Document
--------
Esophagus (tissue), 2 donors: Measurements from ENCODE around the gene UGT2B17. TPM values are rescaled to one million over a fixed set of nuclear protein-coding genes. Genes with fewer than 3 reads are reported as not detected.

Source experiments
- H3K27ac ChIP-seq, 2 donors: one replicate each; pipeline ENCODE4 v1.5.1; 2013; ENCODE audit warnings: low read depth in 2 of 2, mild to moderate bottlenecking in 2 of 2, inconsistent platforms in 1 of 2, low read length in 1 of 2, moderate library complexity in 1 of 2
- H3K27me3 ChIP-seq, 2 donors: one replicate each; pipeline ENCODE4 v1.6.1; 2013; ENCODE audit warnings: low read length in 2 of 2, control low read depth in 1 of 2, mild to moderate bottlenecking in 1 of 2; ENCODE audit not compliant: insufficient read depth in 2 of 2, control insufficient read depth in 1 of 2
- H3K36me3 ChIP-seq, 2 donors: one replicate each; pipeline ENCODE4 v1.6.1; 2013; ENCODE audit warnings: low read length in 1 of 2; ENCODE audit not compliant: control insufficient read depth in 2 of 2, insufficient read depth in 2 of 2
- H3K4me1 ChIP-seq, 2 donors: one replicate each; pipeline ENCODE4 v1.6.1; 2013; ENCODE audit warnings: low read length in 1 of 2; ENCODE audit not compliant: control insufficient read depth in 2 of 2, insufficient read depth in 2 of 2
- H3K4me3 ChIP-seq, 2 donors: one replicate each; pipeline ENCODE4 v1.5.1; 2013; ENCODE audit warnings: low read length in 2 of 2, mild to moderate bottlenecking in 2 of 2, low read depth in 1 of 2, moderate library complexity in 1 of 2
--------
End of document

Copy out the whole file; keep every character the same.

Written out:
Esophagus (tissue), 2 donors: Measurements from ENCODE around the gene UGT2B17. TPM values are rescaled to one million over a fixed set of nuclear protein-coding genes. Genes with fewer than 3 reads are reported as not detected.

Source experiments
- H3K27ac ChIP-seq, 2 donors: one replicate each; pipeline ENCODE4 v1.5.1; 2013; ENCODE audit warnings: low read depth in 2 of 2, mild to moderate bottlenecking in 2 of 2, inconsistent platforms in 1 of 2, low read length in 1 of 2, moderate library complexity in 1 of 2
- H3K27me3 ChIP-seq, 2 donors: one replicate each; pipeline ENCODE4 v1.6.1; 2013; ENCODE audit warnings: low read length in 2 of 2, control low read depth in 1 of 2, mild to moderate bottlenecking in 1 of 2; ENCODE audit not compliant: insufficient read depth in 2 of 2, control insufficient read depth in 1 of 2
- H3K36me3 ChIP-seq, 2 donors: one replicate each; pipeline ENCODE4 v1.6.1; 2013; ENCODE audit warnings: low read length in 1 of 2; ENCODE audit not compliant: control insufficient read depth in 2 of 2, insufficient read depth in 2 of 2
- H3K4me1 ChIP-seq, 2 donors: one replicate each; pipeline ENCODE4 v1.6.1; 2013; ENCODE audit warnings: low read length in 1 of 2; ENCODE audit not compliant: control insufficient read depth in 2 of 2, insufficient read depth in 2 of 2
- H3K4me3 ChIP-seq, 2 donors: one replicate each; pipeline ENCODE4 v1.5.1; 2013; ENCODE audit warnings: low read length in 2 of 2, mild to moderate bottlenecking in 2 of 2, low read depth in 1 of 2, moderate library complexity in 1 of 2